Solo travel is one of most liberating experiences on the planet – you’ve got no responsibilities to anybody but yourself, you can do what you want and leave when you like, and the buzz you get from the sense of freedom is immense. This has put more women traveling solo on the trail of new adventures and travel experiences that have the capacity to totally change their perspective.
Lone travel affords you the opportunity to immerse yourself in a new culture, identify with a different tradition, see new places, taste local cuisines, and make decisions without prejudice.
Although solo travel can be daunting, it shifts you out of your comfort zone, sharpens your focus and survival instinct. And you can pick up a new language. It is a rewarding experience and a confidence booster as women can practice their survival instincts in a starkly different environment. Suzanne Randolph, with more than 2 decades frequent solo travel experience says it is “a worthwhile adventure”.
Don’t embark on solo travel without finding out the risks involved in such expedition. Every endeavour carries some risk, but, hey this is a rewarding experience that shouldn’t leave you with a sour taste. The tips here should be inculcated by a first-time traveller to ensure safety, minimise risks and have an authentic travel experience.
If you’re an aspiring solo traveller, it will do a lot of good to put these tips in mind so you can enjoy the best bit of everything, including tourism, dinner, hotels, food, exchange rates, flight fares, and shopping.
Here are the best tips for your next journey to be a success. Don’t just pack your baggage. Be prepared.
Research the destination
Never rush into an unknown territory, but do a proper local research of your proposed destination. It is better to start from a known destination. If you live in Europe, then don’t start a solo travel to Africa for a first-time experience. The next best location is a country in Europe or even a city within your country. You don’t want your friends and family to dissuade you from a decision to explore new lands and places.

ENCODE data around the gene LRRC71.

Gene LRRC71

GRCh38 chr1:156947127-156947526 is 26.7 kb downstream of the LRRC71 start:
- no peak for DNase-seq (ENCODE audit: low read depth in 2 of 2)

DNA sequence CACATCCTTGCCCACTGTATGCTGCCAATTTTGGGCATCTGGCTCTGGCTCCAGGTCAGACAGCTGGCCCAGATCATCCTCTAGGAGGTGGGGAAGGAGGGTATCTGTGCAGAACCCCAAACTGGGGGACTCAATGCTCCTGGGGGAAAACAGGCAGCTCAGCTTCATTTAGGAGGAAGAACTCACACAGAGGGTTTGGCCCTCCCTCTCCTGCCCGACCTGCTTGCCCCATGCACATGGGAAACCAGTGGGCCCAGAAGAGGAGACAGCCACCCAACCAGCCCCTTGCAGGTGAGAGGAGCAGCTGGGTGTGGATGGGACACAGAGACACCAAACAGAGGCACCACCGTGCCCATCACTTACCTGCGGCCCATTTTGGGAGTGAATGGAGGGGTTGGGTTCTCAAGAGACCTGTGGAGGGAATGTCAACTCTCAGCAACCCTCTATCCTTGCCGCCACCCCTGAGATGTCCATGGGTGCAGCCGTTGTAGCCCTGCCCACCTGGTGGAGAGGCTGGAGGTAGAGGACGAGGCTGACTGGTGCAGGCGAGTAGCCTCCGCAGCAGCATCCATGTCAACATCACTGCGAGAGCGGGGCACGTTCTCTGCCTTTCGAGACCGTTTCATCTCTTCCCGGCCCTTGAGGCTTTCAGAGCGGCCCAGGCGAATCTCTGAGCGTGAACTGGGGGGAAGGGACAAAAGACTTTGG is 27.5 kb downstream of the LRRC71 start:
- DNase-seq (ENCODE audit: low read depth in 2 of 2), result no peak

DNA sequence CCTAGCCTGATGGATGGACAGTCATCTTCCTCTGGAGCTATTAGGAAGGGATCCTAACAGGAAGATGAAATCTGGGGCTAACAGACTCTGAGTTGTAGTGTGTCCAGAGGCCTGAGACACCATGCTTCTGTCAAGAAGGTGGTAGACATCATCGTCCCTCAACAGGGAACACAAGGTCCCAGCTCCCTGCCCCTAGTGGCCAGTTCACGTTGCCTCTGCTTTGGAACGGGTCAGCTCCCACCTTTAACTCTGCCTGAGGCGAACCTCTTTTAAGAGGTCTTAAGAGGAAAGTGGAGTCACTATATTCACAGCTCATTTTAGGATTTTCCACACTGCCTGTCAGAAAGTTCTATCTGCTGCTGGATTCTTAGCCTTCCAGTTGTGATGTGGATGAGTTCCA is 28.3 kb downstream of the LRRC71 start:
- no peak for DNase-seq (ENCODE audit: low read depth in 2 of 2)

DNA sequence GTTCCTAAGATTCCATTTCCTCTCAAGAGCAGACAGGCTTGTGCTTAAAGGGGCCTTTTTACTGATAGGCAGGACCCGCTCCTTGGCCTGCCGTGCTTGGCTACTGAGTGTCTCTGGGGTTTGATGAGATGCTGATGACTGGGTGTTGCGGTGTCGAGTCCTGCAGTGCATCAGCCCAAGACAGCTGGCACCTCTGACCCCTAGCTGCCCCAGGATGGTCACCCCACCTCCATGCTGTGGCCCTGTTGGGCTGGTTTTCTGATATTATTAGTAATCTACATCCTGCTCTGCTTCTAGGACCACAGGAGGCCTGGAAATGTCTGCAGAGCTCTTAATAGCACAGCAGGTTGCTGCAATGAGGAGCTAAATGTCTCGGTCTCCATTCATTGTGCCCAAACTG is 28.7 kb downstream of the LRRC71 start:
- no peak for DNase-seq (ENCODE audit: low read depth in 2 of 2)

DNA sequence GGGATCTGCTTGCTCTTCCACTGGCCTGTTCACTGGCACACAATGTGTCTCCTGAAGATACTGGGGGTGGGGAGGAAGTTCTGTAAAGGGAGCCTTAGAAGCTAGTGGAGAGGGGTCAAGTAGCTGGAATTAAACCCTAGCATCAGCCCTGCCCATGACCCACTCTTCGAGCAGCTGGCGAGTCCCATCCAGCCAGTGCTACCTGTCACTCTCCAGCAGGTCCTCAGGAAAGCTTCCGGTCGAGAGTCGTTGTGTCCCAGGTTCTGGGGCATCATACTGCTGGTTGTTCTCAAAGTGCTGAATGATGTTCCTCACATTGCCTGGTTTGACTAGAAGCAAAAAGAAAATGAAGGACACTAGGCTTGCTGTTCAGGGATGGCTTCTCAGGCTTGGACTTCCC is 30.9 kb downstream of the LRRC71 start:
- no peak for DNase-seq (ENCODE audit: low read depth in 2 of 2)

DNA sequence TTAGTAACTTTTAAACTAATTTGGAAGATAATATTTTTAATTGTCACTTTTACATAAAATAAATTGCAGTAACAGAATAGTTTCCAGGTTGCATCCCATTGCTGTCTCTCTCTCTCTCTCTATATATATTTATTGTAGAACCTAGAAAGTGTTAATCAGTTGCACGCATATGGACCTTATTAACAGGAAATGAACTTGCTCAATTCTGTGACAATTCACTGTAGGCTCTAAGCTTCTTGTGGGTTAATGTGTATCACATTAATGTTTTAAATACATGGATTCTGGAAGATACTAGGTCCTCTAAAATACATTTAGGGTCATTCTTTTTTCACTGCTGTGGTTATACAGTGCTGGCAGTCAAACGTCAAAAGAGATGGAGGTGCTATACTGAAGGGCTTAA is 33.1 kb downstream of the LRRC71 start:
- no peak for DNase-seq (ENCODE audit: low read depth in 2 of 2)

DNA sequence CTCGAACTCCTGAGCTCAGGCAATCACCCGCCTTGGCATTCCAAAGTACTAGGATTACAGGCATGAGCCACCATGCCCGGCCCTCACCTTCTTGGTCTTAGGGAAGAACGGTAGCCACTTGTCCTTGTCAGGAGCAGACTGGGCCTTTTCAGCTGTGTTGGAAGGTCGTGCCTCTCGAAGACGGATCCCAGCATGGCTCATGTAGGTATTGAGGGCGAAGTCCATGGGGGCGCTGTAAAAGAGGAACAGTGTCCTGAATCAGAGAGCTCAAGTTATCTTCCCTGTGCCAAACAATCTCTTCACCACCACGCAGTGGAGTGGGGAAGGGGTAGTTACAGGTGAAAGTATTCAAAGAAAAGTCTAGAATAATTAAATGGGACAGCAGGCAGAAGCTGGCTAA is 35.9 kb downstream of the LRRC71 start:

After choosing a location, and on arrival, always remember the phrase “start small and research.” You don’t want to go rushing to every event and gathering, only to regret the decision. Do proper research of the destination’s culture, cuisine, language, accessibility, transportation modes, dressing, nightlife, accommodation, and tourism. This will help you prepare and cope with rude shocks.
Travel apps and social media are powerful tools to connect with other travellers in your new location. You can use Tinder to connect and hang out with other tourists.
Technology can solve so many knotty problems for you. Accommodation, flight booking, travel insurance, taxi rides, and dining can all be accessed via apps on your smartphone. You don’t need to seek locals for directions every time, Google map offers all the help you may require.
To save roaming charges, remember you can download maps which you can use off line – try Maps Me
Consider places with weak currency
Solo travel is capital intensive. It is better if you pick places that have a weaker currency than your home currency. Opt for places where your local currency is strong. Book a trip to South America, Africa, Australia and European countries with relatively weaker currency than the Pounds.
Economically developing countries offer double or triple your local currency. This gives you more a higher spending power.
Application of simple safety tips will aid your survival in a new environment. Avoid heavy drinking and solo night walking. If you do stay out late, then it is better to use Uber which records your journey information.
Trust your intuition, be aware always. Solo travel gives you a new sense of urgency as you aim to avoid injuries and incidents. Avoid partying and heavy drinking.